Welcome new Writers’ Program instructor, Aminah Mae Safi. Aminah is teaching Young Adult Novel I (Reg# 380537) in our Remote Instruction format, with live Zoom class meetings on Thursdays at 7pm PT this Summer. She sat down with us to offer some insight into creative life and her upcoming course.

What sparks your creativity?
People and art!
I think everyone has their own story. That’s my favorite thing to discover when I meet new people. Or even when I’m getting to know someone deeper. People can surprise you with the life they’ve lived; I try to pay attention. I don’t want to miss the part where a person reveals themselves. Those moments are absolutely magic. And I don’t mean that in a “I immediately put that person into my fiction” way. I just think the more you listen to others, the more you can listen to your characters and understand the motivations that would move them through a story. 
I also love to engage with art–be that visual art, film, books, or music. I think if you’re paying attention to the things you love, you’ll find sparks in so many places. I really love going to the movie theaters (when they’re open) by myself for this reason.

What do you rely on for those times it’s difficult to find the time, energy, motivation and/or inspiration to write?
Wow! That’s such a big question. To me these are all separate problems. 
I’d say for inspiration, paying attention to the world around you, to the people you encounter (both in person and in other forms like art and books and interviews, etc.). I love going to The Getty museum here in Los Angeles when I’m creatively stuck. Being surrounded by so much art and so much beauty really does get me out of creative funks.
For motivation, I think it depends. Are you unmotivated to write at all? Or are you just unmotivated to write the story in front of you? If you’re not motivated to write the story in front of you (and also, you’re not under contract for it), I’d ask yourself why you feel that way. Understanding why is a good way to get un-stuck.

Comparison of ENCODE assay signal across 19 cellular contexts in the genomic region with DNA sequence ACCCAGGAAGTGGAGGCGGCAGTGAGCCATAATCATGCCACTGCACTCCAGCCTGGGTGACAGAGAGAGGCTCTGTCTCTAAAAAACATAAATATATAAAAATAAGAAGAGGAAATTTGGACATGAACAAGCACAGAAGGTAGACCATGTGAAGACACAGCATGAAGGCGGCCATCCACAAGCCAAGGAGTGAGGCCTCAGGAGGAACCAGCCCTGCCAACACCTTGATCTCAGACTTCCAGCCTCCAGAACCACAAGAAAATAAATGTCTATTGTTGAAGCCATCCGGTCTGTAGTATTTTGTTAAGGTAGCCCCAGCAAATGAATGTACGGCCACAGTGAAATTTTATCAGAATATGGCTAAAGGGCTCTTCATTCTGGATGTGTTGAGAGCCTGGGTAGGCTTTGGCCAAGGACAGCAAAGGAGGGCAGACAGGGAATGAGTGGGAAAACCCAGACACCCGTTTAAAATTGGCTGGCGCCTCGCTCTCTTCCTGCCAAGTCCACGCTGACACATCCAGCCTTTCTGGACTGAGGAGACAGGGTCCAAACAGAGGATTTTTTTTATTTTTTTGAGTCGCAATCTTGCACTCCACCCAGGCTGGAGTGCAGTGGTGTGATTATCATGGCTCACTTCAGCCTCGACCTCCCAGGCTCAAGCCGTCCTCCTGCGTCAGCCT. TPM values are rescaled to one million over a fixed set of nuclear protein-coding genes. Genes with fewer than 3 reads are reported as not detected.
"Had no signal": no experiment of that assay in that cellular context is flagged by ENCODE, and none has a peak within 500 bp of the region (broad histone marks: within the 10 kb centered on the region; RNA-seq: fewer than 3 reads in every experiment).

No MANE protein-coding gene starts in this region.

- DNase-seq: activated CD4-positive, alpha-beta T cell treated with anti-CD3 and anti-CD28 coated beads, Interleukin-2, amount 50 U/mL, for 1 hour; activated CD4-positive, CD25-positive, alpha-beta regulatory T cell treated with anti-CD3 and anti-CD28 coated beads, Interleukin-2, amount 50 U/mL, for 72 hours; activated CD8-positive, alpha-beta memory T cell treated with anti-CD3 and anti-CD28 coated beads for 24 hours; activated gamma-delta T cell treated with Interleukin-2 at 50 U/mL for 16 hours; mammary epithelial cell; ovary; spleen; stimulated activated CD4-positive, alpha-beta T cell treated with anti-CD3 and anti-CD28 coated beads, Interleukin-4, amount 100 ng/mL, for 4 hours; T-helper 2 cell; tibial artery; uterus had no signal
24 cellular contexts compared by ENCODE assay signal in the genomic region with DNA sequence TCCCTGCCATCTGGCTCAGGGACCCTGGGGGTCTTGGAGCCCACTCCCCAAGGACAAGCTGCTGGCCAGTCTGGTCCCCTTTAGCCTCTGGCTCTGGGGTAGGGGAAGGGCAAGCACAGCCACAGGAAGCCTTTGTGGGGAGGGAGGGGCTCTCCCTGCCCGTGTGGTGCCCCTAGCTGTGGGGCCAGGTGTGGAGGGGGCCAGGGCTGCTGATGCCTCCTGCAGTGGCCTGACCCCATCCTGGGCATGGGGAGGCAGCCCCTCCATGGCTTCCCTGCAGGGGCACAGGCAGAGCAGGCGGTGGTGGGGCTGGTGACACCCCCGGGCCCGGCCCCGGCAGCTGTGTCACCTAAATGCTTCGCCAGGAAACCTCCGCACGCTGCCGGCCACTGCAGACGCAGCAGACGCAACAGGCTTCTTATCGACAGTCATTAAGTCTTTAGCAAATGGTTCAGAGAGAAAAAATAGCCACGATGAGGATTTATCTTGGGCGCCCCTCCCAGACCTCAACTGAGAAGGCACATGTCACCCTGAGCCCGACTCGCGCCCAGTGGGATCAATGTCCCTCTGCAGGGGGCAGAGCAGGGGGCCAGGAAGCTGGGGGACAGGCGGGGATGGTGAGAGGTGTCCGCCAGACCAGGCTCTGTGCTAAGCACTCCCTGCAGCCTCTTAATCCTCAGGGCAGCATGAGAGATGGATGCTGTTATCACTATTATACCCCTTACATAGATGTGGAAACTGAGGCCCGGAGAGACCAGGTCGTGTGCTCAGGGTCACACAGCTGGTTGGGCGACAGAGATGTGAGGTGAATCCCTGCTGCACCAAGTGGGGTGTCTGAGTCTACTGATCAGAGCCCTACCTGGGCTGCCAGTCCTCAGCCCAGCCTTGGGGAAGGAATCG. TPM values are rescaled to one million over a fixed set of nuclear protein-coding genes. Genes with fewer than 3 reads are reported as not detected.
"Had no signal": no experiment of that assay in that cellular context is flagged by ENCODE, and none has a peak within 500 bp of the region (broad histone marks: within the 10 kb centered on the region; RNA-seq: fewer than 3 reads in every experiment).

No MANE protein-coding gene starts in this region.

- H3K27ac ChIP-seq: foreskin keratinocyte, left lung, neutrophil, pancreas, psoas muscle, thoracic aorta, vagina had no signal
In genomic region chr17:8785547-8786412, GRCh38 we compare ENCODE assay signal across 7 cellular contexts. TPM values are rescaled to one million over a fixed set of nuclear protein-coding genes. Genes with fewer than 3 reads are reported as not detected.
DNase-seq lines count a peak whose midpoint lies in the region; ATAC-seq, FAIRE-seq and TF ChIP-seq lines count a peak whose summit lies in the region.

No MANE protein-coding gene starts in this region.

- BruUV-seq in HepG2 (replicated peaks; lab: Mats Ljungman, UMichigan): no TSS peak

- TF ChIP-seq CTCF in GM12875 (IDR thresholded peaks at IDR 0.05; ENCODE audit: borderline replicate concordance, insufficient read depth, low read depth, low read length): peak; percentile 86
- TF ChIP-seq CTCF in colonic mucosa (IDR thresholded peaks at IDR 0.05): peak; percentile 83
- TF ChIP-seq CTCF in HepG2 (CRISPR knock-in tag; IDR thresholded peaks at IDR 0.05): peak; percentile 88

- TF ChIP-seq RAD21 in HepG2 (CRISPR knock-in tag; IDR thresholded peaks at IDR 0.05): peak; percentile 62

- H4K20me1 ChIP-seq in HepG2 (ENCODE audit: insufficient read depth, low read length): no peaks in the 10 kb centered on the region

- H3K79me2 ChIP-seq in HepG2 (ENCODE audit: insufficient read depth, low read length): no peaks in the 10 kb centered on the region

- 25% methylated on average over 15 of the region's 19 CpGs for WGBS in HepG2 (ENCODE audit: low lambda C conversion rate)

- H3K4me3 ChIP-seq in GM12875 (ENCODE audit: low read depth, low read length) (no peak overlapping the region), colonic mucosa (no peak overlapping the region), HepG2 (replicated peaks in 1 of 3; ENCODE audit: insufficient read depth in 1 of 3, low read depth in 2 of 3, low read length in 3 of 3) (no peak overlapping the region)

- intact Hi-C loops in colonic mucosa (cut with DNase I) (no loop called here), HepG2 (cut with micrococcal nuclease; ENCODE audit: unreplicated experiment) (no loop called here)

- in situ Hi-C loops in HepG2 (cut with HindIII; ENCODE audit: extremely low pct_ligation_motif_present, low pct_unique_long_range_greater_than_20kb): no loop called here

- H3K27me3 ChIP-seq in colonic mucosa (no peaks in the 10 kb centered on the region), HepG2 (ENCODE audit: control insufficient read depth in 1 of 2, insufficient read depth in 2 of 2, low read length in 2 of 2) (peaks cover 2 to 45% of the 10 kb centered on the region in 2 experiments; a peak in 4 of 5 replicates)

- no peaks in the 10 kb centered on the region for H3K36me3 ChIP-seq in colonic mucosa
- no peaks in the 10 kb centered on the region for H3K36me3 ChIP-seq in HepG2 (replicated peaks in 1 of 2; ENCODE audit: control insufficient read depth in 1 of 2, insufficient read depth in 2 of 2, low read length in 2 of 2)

If you’re lacking motivation to write at all–it helps to re-connect with why you love to write or why you want to write on a big picture level. Sometimes that lack of motivation is really burnout. The best thing you can do for burnout is rest and take a step back. Learning where that line is–where you’re pushing yourself beyond what you can do without some rest–is really integral to being able to do the work long term.
When it comes to finding time, I think we all have different constraints on our time. I do think finding time is ultimately a matter of figuring out priorities. And, you have to be kind to yourself and realize you might be in a season where you aren’t able to prioritize the writing work. Again, giving yourself permission to take that space, while also checking back in is so important.
With my students, I’m very “butt in chair” about getting your writing done. But I’m also realistic that sometimes life comes at you fast. Sometimes you have an ailing family member. Or you’ve got to find a new job that pays the bills and offers health insurance. Or the world shut down due to a pandemic. Giving yourself the grace to recover and to know sometimes you’ll have to de-prioritize writing is okay. Learning to trust yourself that you can come back to it and that you will come back to it is also important.